Writing should be flowing. One scene should follow the next and each scene should build on the previous one. Scenes flow into chapters. Chapters become a book. When the flowing is good, the finished product—your book—is a compilation of strong characters, movement, and conflict.
Or is it?
JoAnne called about her latest book and described her frustration. She knew it needed work and contained a fair amount of repetition. But she had no idea how to find those places and make the necessary corrections. I gave her two suggestions.
Create a Spreadsheet
If you’re computer savvy, Excel offers a wonderful format for keeping track of your book. You can track scenes and/or chapters and make a quick summary of what’s going on in each. (It’s easier if you do this as you write, but it can be done after the fact.)
In the sample below from The Sacred Flame, I used chapters and wrote the main characters’ names across the top. (My chapters are short, just a few pages. If you write long chapters, summarize your scenes.) Not only do I know what’s going on in each chapter, I can also follow the interaction between the characters and see how often each character appears in the story. You want to find that balance between not enough character time and too much.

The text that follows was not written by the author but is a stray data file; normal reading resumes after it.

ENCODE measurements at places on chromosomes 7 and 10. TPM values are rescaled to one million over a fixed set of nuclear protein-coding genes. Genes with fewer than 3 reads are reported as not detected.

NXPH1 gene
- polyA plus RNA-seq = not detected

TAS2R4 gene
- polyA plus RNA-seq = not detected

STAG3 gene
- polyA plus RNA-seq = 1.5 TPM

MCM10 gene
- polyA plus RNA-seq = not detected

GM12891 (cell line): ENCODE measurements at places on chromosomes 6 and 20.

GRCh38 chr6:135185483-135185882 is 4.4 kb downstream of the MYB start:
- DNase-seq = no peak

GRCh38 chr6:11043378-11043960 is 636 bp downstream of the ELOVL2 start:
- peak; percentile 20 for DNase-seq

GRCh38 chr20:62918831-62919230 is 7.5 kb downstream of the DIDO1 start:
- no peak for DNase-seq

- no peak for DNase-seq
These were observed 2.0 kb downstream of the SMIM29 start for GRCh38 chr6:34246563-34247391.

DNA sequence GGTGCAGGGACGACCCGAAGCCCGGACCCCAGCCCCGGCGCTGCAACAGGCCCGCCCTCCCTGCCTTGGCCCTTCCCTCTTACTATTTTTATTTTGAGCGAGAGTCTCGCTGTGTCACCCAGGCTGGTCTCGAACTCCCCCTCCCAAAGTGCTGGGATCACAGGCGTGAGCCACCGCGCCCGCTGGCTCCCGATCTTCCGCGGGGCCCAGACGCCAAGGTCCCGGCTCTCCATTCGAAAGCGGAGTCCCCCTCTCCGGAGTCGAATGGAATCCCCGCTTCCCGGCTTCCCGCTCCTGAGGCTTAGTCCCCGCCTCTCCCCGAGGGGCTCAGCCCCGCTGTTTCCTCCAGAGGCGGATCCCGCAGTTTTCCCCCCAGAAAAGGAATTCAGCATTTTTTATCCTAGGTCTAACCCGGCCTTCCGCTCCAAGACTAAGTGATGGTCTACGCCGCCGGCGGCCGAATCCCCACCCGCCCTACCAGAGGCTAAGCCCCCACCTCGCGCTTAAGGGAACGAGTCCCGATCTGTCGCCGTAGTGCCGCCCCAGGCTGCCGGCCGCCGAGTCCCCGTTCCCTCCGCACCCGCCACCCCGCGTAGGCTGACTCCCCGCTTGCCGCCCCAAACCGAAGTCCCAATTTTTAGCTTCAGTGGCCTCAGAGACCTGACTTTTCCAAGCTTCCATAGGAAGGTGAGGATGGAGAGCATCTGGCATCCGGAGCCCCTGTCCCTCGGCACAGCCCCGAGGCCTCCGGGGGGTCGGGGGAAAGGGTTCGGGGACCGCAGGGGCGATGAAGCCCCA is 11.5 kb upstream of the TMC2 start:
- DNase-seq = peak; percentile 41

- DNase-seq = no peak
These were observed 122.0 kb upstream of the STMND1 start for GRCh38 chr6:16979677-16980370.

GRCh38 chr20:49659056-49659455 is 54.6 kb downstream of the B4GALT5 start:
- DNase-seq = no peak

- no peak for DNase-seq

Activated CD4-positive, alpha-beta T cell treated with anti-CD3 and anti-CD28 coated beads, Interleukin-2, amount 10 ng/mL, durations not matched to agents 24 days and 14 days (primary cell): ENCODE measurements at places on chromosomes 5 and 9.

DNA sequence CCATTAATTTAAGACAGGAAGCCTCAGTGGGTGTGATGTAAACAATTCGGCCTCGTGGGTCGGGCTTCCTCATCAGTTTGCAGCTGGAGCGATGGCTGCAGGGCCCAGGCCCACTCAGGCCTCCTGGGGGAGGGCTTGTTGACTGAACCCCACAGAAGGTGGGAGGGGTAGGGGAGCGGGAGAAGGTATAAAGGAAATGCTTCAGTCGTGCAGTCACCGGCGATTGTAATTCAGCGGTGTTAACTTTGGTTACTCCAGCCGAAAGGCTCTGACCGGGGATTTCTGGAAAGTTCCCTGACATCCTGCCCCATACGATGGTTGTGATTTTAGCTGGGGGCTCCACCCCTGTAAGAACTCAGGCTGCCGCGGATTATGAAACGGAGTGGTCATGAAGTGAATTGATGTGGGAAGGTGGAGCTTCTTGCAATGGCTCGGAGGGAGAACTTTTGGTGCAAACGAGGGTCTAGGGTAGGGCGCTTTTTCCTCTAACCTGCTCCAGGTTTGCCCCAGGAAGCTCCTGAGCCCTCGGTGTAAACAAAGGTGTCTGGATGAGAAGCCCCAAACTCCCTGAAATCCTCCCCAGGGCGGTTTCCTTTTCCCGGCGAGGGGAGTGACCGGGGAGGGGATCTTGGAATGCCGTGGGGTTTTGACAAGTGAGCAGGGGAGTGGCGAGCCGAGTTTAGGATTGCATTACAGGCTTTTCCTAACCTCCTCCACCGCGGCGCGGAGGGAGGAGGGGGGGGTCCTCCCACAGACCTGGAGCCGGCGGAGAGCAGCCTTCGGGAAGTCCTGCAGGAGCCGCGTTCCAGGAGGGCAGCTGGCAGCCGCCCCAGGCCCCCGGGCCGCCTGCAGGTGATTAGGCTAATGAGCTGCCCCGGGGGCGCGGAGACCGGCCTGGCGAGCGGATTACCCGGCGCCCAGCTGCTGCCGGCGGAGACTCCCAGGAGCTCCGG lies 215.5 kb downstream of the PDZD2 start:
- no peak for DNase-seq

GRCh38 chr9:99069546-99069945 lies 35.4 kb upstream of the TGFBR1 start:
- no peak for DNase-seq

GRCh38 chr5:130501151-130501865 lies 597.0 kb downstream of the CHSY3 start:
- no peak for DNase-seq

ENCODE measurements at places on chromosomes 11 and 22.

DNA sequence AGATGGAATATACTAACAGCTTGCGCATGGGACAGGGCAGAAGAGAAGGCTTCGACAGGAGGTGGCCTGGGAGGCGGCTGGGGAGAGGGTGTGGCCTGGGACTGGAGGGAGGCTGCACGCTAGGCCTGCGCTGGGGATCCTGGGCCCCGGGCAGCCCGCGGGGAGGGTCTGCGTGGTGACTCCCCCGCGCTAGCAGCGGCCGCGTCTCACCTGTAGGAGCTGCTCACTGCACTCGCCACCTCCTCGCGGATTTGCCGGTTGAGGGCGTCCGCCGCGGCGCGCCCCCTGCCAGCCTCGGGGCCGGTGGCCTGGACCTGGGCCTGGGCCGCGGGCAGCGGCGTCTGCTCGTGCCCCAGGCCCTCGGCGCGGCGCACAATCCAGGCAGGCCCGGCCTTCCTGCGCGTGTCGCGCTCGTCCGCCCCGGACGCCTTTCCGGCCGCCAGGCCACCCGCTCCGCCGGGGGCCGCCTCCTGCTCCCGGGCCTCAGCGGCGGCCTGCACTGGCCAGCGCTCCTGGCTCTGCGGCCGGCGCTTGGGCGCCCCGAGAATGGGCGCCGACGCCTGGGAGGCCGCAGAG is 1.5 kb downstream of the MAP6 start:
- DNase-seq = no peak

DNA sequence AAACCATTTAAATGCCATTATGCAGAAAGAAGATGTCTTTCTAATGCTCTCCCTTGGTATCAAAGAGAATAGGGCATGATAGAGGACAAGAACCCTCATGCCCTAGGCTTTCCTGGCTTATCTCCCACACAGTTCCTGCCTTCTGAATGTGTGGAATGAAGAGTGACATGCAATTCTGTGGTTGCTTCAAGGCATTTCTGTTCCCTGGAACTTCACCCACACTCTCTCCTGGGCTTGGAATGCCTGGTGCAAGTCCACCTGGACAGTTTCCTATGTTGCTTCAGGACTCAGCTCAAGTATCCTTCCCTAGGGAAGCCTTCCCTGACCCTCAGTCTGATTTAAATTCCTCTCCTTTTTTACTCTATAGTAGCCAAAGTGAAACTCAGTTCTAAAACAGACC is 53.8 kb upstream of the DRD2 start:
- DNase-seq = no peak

Index cards are a great way to go if you’d rather avoid your computer. They’re cheap and they move easily.
Write the Scene/Chapter numbers on the card and a brief summary (just as you did on your spreadsheet). Use colored highlighters or markers to note the different characters. Include the word count and any other specific information you like. Then lay the cards on a table, on the floor, or pin them to a bulletin board in order starting with Scene/Chapter 1. You’ve just created a written story
more action, development, or conflict.
Which method do you use? What are your pros and cons?